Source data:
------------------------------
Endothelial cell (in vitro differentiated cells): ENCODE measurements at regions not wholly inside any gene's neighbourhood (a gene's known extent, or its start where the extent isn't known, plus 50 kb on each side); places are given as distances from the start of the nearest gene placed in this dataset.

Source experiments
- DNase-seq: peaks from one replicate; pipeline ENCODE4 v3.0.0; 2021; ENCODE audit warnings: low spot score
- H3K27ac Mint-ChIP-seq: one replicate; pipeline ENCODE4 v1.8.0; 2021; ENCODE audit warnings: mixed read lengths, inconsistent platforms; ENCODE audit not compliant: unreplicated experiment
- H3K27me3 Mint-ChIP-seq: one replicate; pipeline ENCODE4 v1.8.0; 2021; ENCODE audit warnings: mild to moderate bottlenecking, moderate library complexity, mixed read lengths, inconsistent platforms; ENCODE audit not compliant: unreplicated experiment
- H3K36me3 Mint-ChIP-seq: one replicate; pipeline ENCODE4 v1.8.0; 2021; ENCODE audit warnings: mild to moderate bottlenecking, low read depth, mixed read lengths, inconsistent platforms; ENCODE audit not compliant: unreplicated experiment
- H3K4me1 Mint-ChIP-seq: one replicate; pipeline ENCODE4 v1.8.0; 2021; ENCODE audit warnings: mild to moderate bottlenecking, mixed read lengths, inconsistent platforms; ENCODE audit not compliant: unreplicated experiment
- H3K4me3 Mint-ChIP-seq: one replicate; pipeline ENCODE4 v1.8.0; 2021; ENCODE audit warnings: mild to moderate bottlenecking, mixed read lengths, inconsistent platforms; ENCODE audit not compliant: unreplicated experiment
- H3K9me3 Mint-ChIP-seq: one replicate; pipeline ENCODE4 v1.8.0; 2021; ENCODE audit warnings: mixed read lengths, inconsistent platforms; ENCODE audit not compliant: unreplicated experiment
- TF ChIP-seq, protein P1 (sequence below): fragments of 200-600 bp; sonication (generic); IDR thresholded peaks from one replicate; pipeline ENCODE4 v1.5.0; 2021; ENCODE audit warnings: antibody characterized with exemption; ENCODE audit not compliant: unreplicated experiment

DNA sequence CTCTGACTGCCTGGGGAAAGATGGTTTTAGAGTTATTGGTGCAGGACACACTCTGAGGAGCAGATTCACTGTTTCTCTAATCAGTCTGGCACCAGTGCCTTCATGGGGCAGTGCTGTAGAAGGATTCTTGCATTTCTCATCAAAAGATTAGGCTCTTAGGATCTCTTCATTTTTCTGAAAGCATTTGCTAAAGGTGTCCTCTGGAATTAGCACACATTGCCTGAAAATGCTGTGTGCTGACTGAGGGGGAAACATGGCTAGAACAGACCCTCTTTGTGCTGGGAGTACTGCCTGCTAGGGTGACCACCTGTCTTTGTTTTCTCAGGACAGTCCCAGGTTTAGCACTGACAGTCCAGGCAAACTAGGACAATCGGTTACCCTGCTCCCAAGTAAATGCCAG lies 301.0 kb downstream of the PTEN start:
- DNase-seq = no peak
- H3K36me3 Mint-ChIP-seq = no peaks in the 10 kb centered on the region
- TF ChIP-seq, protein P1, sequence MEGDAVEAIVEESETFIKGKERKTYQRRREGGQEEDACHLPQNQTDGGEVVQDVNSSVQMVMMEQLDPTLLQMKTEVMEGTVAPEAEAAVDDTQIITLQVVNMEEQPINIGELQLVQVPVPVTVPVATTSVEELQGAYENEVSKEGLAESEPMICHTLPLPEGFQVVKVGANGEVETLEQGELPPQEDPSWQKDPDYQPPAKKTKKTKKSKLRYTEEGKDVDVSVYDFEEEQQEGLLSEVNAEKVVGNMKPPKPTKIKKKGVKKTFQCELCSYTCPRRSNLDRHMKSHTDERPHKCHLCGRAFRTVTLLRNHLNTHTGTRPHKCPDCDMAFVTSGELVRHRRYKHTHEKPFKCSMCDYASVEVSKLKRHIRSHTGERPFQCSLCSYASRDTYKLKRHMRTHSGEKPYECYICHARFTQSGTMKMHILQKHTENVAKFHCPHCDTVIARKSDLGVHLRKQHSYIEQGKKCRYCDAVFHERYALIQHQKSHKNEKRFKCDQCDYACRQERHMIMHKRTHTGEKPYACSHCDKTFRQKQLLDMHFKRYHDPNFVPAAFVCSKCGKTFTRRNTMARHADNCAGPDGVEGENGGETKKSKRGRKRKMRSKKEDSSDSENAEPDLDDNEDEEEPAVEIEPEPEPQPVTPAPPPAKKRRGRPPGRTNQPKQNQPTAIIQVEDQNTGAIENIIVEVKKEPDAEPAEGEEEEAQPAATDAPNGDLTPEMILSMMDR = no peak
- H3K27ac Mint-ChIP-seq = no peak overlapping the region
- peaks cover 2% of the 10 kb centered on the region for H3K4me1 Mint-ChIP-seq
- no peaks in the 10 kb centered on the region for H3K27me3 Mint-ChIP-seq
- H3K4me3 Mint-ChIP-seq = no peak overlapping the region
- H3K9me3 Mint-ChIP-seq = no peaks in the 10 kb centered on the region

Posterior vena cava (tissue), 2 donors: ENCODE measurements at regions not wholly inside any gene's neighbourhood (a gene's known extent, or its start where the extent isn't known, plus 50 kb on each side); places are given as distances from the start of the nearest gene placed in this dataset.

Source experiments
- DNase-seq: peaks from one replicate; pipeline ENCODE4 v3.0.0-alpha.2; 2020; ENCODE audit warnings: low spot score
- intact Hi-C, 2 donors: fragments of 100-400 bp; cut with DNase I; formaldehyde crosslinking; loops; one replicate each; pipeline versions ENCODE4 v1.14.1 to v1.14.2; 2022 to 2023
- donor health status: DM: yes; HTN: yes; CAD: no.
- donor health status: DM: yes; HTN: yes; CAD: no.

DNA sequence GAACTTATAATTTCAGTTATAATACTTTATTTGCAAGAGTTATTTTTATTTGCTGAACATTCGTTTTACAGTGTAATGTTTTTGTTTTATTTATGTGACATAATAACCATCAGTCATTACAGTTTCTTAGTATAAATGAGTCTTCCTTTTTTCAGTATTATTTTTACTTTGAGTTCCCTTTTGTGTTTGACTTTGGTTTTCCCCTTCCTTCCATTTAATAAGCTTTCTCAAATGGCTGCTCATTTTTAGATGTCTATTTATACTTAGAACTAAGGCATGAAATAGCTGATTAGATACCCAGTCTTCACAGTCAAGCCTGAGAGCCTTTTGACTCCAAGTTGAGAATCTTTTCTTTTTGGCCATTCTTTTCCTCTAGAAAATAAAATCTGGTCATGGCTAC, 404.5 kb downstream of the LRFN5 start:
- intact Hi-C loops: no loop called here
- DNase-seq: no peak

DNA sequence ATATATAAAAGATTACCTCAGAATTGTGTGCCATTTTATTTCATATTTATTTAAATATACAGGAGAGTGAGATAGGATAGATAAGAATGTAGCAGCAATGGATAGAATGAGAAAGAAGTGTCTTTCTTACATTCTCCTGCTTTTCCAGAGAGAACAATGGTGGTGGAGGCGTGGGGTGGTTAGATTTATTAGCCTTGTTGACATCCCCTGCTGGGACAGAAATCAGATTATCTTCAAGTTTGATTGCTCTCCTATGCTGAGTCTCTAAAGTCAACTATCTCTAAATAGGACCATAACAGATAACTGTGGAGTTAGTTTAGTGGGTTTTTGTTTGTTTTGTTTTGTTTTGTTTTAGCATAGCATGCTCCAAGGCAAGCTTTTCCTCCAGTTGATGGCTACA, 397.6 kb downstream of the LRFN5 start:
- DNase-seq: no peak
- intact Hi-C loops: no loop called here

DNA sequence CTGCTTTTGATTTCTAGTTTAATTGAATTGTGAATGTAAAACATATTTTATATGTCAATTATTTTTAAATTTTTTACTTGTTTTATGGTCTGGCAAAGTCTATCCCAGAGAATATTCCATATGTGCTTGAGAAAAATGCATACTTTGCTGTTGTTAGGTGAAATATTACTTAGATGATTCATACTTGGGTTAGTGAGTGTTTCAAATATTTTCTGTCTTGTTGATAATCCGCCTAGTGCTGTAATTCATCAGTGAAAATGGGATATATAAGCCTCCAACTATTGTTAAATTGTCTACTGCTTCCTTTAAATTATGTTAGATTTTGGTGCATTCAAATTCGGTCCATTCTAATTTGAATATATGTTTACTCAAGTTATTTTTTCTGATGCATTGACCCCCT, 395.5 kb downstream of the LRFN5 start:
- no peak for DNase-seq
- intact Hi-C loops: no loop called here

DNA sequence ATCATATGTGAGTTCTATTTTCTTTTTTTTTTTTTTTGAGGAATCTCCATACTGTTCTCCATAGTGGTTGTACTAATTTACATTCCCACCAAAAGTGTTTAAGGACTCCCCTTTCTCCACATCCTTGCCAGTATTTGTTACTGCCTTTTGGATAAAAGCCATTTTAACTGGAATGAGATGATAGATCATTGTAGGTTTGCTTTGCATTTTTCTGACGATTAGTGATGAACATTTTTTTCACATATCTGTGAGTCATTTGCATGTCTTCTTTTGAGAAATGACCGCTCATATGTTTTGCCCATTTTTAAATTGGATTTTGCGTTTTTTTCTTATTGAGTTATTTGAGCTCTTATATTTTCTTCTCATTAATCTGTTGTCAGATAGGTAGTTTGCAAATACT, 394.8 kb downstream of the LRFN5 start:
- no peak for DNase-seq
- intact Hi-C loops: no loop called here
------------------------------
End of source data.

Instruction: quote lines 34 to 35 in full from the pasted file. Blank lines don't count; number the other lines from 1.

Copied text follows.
- intact Hi-C loops: no loop called here

DNA sequence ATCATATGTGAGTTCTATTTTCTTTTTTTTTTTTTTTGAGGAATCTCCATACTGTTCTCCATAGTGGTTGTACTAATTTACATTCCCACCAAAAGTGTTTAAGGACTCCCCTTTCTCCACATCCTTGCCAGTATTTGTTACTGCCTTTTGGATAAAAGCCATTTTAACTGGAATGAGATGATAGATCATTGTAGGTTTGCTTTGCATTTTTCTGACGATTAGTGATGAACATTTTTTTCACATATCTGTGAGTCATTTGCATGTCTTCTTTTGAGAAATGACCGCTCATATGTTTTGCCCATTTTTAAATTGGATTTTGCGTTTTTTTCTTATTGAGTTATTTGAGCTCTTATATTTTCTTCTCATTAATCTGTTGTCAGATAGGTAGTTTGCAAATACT, 394.8 kb downstream of the LRFN5 start: